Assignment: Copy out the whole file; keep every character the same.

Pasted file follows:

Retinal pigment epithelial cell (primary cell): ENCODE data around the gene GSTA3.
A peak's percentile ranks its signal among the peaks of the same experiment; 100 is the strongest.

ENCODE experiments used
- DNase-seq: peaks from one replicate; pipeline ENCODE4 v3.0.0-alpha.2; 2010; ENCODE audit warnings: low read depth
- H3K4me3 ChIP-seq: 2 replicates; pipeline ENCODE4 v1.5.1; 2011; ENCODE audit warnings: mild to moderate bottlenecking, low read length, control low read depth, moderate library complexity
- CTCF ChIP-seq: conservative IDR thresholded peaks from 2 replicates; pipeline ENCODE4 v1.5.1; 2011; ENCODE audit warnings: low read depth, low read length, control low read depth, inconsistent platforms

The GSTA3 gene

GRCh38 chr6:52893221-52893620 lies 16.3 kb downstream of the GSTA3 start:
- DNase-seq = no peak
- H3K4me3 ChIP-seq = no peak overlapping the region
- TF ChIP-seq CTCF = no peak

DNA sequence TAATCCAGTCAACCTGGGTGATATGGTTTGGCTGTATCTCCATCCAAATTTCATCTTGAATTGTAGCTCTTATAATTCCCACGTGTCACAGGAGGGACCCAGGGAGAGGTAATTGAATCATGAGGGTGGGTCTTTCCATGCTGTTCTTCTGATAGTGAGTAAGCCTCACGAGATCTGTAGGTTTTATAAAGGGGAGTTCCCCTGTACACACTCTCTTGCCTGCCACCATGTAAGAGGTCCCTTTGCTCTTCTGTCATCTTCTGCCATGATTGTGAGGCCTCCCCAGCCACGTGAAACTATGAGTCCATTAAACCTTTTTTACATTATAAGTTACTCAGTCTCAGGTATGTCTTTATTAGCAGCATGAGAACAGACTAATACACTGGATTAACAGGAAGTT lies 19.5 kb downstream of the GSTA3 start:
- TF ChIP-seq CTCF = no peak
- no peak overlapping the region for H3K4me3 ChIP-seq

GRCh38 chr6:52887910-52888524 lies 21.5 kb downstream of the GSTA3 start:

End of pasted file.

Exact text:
Retinal pigment epithelial cell (primary cell): ENCODE data around the gene GSTA3.
A peak's percentile ranks its signal among the peaks of the same experiment; 100 is the strongest.

ENCODE experiments used
- DNase-seq: peaks from one replicate; pipeline ENCODE4 v3.0.0-alpha.2; 2010; ENCODE audit warnings: low read depth
- H3K4me3 ChIP-seq: 2 replicates; pipeline ENCODE4 v1.5.1; 2011; ENCODE audit warnings: mild to moderate bottlenecking, low read length, control low read depth, moderate library complexity
- CTCF ChIP-seq: conservative IDR thresholded peaks from 2 replicates; pipeline ENCODE4 v1.5.1; 2011; ENCODE audit warnings: low read depth, low read length, control low read depth, inconsistent platforms

The GSTA3 gene

GRCh38 chr6:52893221-52893620 lies 16.3 kb downstream of the GSTA3 start:
- DNase-seq = no peak
- H3K4me3 ChIP-seq = no peak overlapping the region
- TF ChIP-seq CTCF = no peak

DNA sequence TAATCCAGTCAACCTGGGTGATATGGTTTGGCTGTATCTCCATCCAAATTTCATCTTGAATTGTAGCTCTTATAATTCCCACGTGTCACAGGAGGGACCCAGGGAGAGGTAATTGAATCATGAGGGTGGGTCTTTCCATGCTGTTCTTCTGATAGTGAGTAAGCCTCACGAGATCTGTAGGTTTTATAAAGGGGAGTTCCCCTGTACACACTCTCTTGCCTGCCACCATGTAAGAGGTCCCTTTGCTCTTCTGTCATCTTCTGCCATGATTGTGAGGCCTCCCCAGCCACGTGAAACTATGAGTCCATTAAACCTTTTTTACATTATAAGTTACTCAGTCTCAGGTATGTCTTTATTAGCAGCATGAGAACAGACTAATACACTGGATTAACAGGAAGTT lies 19.5 kb downstream of the GSTA3 start:
- TF ChIP-seq CTCF = no peak
- no peak overlapping the region for H3K4me3 ChIP-seq

GRCh38 chr6:52887910-52888524 lies 21.5 kb downstream of the GSTA3 start: